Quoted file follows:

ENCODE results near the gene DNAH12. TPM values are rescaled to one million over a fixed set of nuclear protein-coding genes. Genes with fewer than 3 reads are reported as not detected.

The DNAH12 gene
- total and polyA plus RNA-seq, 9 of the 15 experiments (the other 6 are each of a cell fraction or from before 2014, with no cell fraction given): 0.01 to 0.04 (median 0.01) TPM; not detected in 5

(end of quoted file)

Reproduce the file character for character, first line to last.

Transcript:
ENCODE results near the gene DNAH12. TPM values are rescaled to one million over a fixed set of nuclear protein-coding genes. Genes with fewer than 3 reads are reported as not detected.

The DNAH12 gene
- total and polyA plus RNA-seq, 9 of the 15 experiments (the other 6 are each of a cell fraction or from before 2014, with no cell fraction given): 0.01 to 0.04 (median 0.01) TPM; not detected in 5